Rehab – Home Restoration
DEAR TIM: I am seriously considering buying an as-is fixer-upper home. The boarded-up house has been stripped of all plaster, fixtures and utilities. The price is very low and I have lots of free time and not enough money to buy a home that is livable. Is it possible for me to do much of the work myself, or will I be forced to hire professionals? I know of other people who have succeeded at turning a property around, so it must be possible. What are some of the biggest obstacles? Tricia A., Albany, GA
DEAR TRICIA: I started to answer your questions by telling you that you are insane to consider this venture, but I had to stop typing. All of a sudden, I had a flashback of a 23 year old young man who had an infinite amount of ambition and energy, few tools and equipment and very little money. This same individual bought an old, abandoned home in poor condition and completely restored it, for a sizable profit, six months later. That person was me.
The obstacles you face are many. Some are small and others may sap all of your physical strength and willpower. Perhaps the biggest issue in my opinion is money: Do you have enough money to finish the project? This project financing can be in the form of savings and a loan(s) of some type. Do not purchase this home until you are sure you have written commitments for all of the money. Traditional lenders may not welcome you with open arms as you are not a professional builder / remodeler. The lenders would consider you a very high risk. Grants and low-interest loans may be available through local or regional government programs.
But how much money will it cost to turn this neglected property into one that is livable? It is not an easy question to answer. You start by making a list of each and every item you will need to make this shell into a finished product. Feel free to use your existing home as a model. For example, go room-by-room and look at all of the finished surfaces. You can calculate the number of sheets of drywall each room will require. You can determine the amount and type of finished lumber trim for each room. Doors, windows, finished flooring, hardware, etc. can all be identified fairly easily. Look at every surface and imagine what it needed to make it finished.
Expensive items, such as kitchen and bath cabinets, countertops, plumbing and electrical fixtures, can also be priced out with relative ease. There are economy grades that are somewhat affordable that will work for you. Try to select fixtures that are user-friendly with respect to installation. For example, you may save lots of time buying and installing an acrylic tub and shower unit instead of buying an inexpensive steel tub and then installing ceramic tile around this fixture.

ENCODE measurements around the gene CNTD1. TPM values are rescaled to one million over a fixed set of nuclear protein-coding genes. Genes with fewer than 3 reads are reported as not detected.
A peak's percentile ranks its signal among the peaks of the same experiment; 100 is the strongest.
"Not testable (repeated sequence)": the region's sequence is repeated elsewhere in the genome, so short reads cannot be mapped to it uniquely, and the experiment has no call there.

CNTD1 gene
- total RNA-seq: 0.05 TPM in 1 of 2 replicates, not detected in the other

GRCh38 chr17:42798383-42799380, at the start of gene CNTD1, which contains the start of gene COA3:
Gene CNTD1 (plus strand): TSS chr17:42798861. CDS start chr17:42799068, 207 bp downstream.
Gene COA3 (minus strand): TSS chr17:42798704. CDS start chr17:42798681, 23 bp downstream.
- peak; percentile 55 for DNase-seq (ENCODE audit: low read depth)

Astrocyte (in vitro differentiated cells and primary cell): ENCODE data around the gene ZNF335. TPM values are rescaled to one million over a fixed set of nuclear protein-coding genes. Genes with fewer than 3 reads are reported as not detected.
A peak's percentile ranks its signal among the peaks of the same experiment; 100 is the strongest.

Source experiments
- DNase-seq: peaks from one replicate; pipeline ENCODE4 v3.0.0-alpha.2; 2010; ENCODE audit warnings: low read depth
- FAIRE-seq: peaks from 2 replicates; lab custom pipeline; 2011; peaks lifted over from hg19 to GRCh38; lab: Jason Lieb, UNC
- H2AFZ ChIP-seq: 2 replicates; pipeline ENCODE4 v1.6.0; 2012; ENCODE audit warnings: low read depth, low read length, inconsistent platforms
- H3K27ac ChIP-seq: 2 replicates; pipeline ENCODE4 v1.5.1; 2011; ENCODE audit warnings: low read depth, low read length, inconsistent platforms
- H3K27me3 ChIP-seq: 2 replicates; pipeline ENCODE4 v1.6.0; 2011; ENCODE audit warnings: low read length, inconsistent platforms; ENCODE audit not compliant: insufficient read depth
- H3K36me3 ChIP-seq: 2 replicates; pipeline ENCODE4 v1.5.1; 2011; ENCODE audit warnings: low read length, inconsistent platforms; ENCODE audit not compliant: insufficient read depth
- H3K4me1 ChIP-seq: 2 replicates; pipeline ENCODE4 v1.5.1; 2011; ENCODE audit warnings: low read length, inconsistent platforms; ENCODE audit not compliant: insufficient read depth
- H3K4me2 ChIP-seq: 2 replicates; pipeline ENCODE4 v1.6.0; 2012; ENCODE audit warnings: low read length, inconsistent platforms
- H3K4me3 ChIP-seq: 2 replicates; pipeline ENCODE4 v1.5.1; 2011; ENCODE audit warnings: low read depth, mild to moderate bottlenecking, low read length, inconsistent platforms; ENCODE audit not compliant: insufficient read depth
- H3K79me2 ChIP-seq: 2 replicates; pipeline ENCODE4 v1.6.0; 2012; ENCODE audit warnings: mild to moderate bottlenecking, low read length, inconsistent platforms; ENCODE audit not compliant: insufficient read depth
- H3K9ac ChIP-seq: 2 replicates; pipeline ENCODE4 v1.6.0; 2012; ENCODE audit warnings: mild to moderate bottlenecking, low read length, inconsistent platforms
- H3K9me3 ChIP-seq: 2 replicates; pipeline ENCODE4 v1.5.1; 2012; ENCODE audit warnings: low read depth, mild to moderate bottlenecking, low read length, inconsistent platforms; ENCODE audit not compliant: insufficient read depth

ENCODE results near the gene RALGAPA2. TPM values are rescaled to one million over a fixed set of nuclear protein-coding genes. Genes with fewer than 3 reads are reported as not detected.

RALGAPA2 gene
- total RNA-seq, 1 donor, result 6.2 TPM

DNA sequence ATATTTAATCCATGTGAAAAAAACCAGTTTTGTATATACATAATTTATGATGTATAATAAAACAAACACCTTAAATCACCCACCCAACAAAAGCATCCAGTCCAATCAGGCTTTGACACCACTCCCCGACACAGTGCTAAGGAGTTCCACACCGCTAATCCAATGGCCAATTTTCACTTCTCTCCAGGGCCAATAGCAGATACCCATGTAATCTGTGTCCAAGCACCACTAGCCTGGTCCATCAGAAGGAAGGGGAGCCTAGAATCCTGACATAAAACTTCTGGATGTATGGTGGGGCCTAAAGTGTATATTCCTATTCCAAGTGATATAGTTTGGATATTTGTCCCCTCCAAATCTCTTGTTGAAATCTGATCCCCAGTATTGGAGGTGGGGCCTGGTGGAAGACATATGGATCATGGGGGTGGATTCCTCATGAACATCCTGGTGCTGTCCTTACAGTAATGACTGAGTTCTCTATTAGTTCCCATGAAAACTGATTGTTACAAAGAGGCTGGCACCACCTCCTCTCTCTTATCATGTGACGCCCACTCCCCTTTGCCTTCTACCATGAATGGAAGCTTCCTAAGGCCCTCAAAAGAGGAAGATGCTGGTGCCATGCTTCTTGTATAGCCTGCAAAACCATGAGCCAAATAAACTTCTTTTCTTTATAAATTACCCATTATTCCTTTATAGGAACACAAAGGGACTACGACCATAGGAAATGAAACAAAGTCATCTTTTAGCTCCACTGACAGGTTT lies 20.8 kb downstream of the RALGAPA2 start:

Because my new bride had a full time job, that brought in just enough money to pay our bills, I was able to work on my house 12 hours a day, seven days a week. Will you have this luxury? If not, small tasks that might take a professional a day or so could take you weeks of labor. Working on a house after putting in time at a regular job is fine for a month or so, but the added work starts to take its toll on your performance at both jobs.
I have seen people spend years trying to restore and remodel a house such as you describe. Your interest in the project may wane, and if that happens, you start to neglect the house that already has been neglected. Because of local laws and ordinances, some tasks you are thinking of doing may have to be done by professionals. It is not uncommon for a city to prohibit do-it-yourselfers from working with public water supply systems and sewage piping.
I would highly recommend that you try to find other people who have recently completed a project like this. Ask them if they would do it again. Ask them what surprises they encountered. Speaking of surprises, be absolutely sure you have a home inspector look at the house so a full list of defects can be compiled. You may have missed important structural damage, termite activity, lead and asbestos liabilities that can cost tens of thousands of dollars to remedy. Don't forget to assess the water service and sewage/septic situation at the same time.
The list of materials needed to restore a single family house can easily contain hundreds of items. It is imperative that you not miss many of these items. The room-by-room approach is good, but it must also include simple things such as electrical outlets, switches, cover plates, etc. Who would think there are nearly 30 parts or more just to install a circuit breaker panel? Think of all of the individual fittings needed to install all of the drainage and water supply piping in a home.
Certain tasks may require a professional. Heating and cooling equipment is very sophisticated and special tools, gauges, etc. are required to install it. Roofing work may be too intimidating for the average do-it-yourselfer. Certain cities or towns may only allow licensed people to install plumbing or electrical systems. All of these things need to be investigated, before you take the leap.